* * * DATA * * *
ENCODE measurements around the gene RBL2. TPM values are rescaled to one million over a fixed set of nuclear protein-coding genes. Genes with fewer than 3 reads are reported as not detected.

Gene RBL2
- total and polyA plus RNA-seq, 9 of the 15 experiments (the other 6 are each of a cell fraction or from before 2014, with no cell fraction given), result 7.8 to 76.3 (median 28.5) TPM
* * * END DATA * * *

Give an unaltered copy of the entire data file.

ENCODE measurements around the gene RBL2. TPM values are rescaled to one million over a fixed set of nuclear protein-coding genes. Genes with fewer than 3 reads are reported as not detected.

Gene RBL2
- total and polyA plus RNA-seq, 9 of the 15 experiments (the other 6 are each of a cell fraction or from before 2014, with no cell fraction given), result 7.8 to 76.3 (median 28.5) TPM